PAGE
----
After two years of research and more than 400 interviews about midlife, former NPR reporter Barb Bradley Hagerty received dozens of insights about how to live well in the middle years. We've distilled them here, with a little context. And, by the way, these ideas work well for people on both sides of the midlife divide.
1. Aim for long-term meaning rather than short-term happiness, and you will likely find both. Aristotle suggested as much when he talked about eudaemonia, or the good life: striving with a purpose — raising terrific children, training for a marathon — rather than setting your sights on immediate pleasures, such as enjoying a good meal or a day at the beach. It's also the best thing you can do for your mind and your health.
2. Choose what matters most. Clayton Christensen at Harvard Business School describes the eroding effect of short-term decisions — specifically, doing the activity that brings you immediate gratification (such as work) and putting off harder but ultimately more fulfilling activities (such as investing in your marriage and children). I talked with many people who privileged work over family because work brought immediate rewards. These people closed the sale, they shipped the product, they pulled an all-nighter to get the story on the radio, they were promoted and praised for a job well done. "And as a consequence," Christensen says, "people like you and me who plan to have a happy life — because our families truly are the deepest source of happiness — find that although that's what we want, the way we invest our time and energy and talents causes us to implement a strategy that we wouldn't at all plan to pursue."
3. Lean into fear, not boredom. Most of us become competent at our work by our 40s, and then we have a choice: Play it safe or take a risk. Howard Stevenson, also a professor (emeritus) at Harvard Business School, believes the greatest source of unhappiness in work is risk aversion — which leads to stagnation and resentment. "There's a difference between 20 years of experience, and one year of experience 20 times," he says. Stevenson and the other career experts I interviewed do not recommend chucking it all to blindly follow a fantasy. Rather, be intentional as you try to shape your work to reflect your skills, personality and talents. But we have only one spin at the wheel, so make it count. A great line from Stevenson: "Ask yourself regularly: How will I use these glorious days left to me for the best purpose?"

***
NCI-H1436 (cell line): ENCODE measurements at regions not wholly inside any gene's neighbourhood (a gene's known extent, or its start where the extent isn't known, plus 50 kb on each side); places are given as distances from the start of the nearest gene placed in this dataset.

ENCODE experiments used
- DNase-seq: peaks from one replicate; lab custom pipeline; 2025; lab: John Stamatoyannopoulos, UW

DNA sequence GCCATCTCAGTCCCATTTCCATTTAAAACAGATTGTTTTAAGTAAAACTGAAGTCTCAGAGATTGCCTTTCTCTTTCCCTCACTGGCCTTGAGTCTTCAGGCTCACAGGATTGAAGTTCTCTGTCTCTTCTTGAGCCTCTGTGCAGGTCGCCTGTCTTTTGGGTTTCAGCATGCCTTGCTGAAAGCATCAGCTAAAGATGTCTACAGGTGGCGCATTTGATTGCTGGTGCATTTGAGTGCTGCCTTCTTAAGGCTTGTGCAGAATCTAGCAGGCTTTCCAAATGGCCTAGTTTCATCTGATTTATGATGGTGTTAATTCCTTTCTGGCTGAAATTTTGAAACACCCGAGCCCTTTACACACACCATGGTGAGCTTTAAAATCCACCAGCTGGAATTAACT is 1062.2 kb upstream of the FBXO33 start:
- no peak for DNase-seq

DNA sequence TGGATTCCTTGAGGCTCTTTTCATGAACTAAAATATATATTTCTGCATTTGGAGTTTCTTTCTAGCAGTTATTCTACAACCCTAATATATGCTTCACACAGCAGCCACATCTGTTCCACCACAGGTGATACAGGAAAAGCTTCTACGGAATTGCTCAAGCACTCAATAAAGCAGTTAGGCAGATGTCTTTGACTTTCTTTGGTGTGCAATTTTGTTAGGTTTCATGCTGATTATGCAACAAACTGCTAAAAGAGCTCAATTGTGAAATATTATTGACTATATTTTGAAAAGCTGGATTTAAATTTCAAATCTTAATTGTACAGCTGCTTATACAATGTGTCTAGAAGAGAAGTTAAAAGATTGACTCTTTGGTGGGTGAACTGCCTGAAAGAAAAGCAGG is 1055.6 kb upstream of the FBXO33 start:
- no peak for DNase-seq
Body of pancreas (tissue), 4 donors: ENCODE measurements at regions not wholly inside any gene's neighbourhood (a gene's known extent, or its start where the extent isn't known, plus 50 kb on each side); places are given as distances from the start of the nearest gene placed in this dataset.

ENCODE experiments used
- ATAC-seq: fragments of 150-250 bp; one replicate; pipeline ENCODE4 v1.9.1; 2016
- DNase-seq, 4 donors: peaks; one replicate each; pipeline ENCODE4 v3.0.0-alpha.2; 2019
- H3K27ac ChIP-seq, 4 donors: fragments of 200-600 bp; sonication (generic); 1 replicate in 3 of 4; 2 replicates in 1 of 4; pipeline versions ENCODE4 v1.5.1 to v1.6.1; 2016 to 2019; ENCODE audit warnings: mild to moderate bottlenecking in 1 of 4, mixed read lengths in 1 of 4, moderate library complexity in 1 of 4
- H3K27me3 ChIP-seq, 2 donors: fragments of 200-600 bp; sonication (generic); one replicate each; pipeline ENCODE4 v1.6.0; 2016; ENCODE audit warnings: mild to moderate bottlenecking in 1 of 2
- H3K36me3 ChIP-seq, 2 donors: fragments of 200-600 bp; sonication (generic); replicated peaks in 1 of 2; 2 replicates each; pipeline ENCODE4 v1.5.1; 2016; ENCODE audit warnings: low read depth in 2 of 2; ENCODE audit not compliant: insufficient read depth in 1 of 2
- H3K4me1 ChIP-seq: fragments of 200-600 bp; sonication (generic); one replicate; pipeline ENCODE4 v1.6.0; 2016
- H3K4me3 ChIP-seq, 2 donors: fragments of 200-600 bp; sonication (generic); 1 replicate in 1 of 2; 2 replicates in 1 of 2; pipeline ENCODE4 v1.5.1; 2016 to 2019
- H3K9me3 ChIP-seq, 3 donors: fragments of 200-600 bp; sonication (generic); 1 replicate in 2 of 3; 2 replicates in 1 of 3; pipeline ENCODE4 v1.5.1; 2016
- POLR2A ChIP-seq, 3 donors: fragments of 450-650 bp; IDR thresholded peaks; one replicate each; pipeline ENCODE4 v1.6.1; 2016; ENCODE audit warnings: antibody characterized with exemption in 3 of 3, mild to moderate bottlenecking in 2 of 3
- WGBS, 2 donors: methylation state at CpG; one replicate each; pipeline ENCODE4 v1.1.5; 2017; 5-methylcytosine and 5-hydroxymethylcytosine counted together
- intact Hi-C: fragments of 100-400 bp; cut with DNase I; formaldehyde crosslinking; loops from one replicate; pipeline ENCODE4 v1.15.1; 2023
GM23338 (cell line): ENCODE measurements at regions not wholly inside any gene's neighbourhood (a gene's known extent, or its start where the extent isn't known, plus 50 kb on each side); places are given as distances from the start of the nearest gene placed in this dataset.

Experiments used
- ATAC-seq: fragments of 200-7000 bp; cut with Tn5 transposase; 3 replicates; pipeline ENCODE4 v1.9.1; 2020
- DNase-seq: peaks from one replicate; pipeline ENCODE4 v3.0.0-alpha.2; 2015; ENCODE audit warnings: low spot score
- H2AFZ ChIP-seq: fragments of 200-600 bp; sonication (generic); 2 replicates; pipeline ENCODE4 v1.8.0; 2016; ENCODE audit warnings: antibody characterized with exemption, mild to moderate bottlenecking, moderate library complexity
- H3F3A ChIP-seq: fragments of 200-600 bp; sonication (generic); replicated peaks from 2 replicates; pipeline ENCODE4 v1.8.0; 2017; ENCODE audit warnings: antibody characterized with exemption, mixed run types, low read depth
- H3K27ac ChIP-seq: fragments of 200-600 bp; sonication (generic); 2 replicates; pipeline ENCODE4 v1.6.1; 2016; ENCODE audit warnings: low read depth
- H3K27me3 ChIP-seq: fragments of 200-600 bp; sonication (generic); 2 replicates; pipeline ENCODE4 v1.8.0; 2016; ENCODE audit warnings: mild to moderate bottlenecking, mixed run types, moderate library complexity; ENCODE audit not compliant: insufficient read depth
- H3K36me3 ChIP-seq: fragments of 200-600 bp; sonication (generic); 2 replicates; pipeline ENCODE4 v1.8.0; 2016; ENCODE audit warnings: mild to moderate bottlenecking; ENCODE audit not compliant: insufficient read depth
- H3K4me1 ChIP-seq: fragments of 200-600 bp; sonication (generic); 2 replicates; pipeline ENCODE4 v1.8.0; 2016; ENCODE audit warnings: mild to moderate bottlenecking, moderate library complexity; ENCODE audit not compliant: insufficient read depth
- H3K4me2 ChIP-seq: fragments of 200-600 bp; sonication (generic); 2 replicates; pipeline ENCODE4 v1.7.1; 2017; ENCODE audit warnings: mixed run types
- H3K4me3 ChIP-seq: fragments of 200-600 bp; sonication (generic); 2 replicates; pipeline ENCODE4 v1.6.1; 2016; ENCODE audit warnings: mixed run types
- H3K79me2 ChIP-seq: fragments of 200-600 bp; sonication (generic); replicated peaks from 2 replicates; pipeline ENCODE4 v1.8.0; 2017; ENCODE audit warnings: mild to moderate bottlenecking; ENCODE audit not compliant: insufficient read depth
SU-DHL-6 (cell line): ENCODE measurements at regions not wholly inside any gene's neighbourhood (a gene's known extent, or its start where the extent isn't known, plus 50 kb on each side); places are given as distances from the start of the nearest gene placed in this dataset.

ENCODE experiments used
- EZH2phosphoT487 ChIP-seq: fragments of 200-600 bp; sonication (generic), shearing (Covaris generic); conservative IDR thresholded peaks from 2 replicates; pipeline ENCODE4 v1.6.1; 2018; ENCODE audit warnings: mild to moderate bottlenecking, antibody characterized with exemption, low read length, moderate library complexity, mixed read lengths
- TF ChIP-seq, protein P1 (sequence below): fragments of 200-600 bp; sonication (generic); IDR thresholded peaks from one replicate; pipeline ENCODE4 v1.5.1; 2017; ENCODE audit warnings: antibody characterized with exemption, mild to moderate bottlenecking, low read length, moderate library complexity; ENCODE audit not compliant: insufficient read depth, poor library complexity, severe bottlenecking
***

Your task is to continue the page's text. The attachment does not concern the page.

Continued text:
4. "At every stage of life, you should be a rookie at something." This insight comes from Chris Dionigi, a Ph.D. in "weed science" and the deputy director of the National Invasive Species Council (that kind of weed). He believes trying new things and failing keeps you robust. He took comedy improv classes and now spends many nights and weekends riding his bicycle as an auxiliary police officer for Arlington County, Va. Always have something new and challenging in your life, he says, "and if that something is of service to people and things you care about, you can lead an extraordinary life."
5. Add punctuation to your life. Young adulthood offers plenty of milestones: graduating from college, starting a career, getting married, having your first child. But Catharine Utzschneider, a professor at the Boston College Sports Leadership Center who trains elite middle-aged athletes, says midlife is like "a book without any structure, without sentences, periods, commas, paragraphs, chapters, with no punctuation. Goals force us to think deliberately." She was so right, as I found when Mike Adsit, a four-time cancer survivor and competitive cyclist, challenged me to compete in the Senior Games (for people 50 and older) in 2015. Suddenly I had little goals every day — a faster training session, or a 50-mile ride — and the prospect of these little victories launched me out of bed each morning. Even if you don't win — I came in seventh in the race — you win.